NCOIL examines states' approach, industry views on repackaged drugs
NCOIL is considering model law language to stem what many say has become an unnecessary multimillion dollar expense to the workers' comp system.
Supporters of the practice say there are several advantages, including the convenience for patients who might otherwise face delays because of bureaucracy in the workers' comp system. Opponents object to what they say are exorbitant price mark-ups for the drugs.
"There's NO evidence that physician dispensing improves compliance, speeds return to work, or improves outcomes. None. Zilch," wrote Joseph Paduda on his blog, ManagedCareMatters. Paduda, a principal at Health Strategy Associates, has been among the most outspoken critics of the practice. "Physician dispensing drives up costs for employers, increases taxes, and kills jobs. This is little more than a big money-maker for a few, paid for by the rest of us."
The amount of the mark-ups for medical providers varies. A 2006 study by the California Workers' Compensation Institute estimated physician-dispensed drugs cost 490 percent of what was paid to pharmacies and in some cases exceeded 1,000 percent.
"The most common physician-dispensed drug, Ranitidine, generic Zantac, also has one of the highest mark-ups when physician dispensed," CWCI said. "Physicians were reimbursed on average for the ingredient cost at over 1,700 percent -- $2.97/pill -- what pharmacies were paid ($0.18)."
Workers' comp stakeholders are increasingly eyeing the issue as a major cost driver. According to a 2011 NCCI report on drug trends in workers' comp:
- Prescription drug costs have increased to 19 percent of medical costs.
- Physician dispensing continues to increase in nearly every state.
- Increased physician dispensing is associated with increased drug costs per claim.
State actions. Connecticut is among the latest states to take action. A proposed rule change scheduled to take effect July 15 specifically addressed the reimbursement amount to physicians.
"The reimbursement allowed shall be based on the current Average Wholesale Price of the product as of the date of dispensing," the proposed language said. The maximum allowable fee shall be based on the original underlying National Drug Code to prevent mark-ups. "Reimbursement is as follows:
Brand/trade name medications -- AWP plus $5 dispensing fee.
Generic medications -- AWP plus $8 dispensing fee."
It identified the source for the AWP as the current issue of the Medi-Span Master Drug Data Base or Drug Topics Red Book.
"Many states are silent to the AWP source and this creates a lot of noise in the system," said Michael Gavin, chief strategy officer for PRIUM. "I think the Connecticut language is really optimal."
Connecticut's rule addresses the crux of the controversy surrounding physician-dispensed medications in the workers' comp system, he said. "It suggests there is nothing wrong with physician dispensing but seeks to remove the financial incentive," he said, "and it defaults to the carrier in the dispute resolution process, meaning the carrier's view is recognized as holding unless it is challenged by the provider."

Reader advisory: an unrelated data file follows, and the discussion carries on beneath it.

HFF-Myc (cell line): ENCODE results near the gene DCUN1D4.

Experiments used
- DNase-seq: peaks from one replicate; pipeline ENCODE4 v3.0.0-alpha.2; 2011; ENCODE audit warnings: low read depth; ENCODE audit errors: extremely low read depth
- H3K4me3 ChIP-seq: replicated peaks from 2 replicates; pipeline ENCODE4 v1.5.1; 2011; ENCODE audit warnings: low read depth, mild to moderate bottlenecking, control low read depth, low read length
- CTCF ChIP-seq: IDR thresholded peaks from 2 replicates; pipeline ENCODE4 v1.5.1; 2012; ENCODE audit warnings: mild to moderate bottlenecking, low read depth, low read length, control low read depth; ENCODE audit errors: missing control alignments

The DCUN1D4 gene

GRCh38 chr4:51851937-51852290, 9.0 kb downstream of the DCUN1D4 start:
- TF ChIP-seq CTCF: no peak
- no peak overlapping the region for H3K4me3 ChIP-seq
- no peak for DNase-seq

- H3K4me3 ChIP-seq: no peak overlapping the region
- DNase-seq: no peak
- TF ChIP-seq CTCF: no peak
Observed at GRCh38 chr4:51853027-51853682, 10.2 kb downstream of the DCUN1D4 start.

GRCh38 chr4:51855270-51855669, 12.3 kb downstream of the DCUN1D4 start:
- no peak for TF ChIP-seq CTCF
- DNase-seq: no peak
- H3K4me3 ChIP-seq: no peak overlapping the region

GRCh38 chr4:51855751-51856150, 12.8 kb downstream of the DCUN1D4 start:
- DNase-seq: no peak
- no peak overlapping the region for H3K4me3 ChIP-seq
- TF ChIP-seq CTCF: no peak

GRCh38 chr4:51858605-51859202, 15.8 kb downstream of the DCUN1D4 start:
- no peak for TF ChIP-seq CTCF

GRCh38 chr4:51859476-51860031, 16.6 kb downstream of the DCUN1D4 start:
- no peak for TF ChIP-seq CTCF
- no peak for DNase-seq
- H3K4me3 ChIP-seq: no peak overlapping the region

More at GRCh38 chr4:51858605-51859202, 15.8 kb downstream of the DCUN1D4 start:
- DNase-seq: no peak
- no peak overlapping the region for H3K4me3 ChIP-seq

Connecticut's was a regulatory rather than a statutory change -- something not permitted in all states. The chairman of the Workers' Compensation Commission was allowed to enact the change without legislative approval.
Other states are or have tried to address the issue legislatively. A proposal in Montana, for example, would make dispensing of drugs by medical practitioners unlawful, unless it meets one of the exceptions included in the language.
"Those [exceptions] are logical and make sense to the physician community," he said, but "I like the Connecticut language ... the immediate reaction to the Montana language from the physician community will be to reject it and lobby against it. It goes a tad too far."
Some states, however, have enacted outright bans on physician dispensing, including New York, Massachusetts, and Texas.
A bill in Florida earlier this year was similar to the proposed Connecticut language in that it would have limited the reimbursement amount paid to physicians for dispensing drugs. The legislation was amended and ultimately died.
In addition, NCOIL members recently heard from various industry representatives. The Property Casualty Insurers Association of America, for example, expressed concerns that more states would see physician dispensing of drugs due to what it termed the "aggressive efforts of repackagers and other related entities."
"Physician dispensing of repackaged drugs, though not violating any laws, clearly evades workers' compensation cost-savings measures such as fee schedules and treatment guidelines," PCI said. "PCI strongly supports measures (regulatory and legislative remedies) that require reimbursement for repackaged drugs be based on the National Drug Code of the original manufacturer of the drug product and not based on the NDC of the repackaging company."
Read more at the WorkersComp Forum homepage.
August 27, 2012
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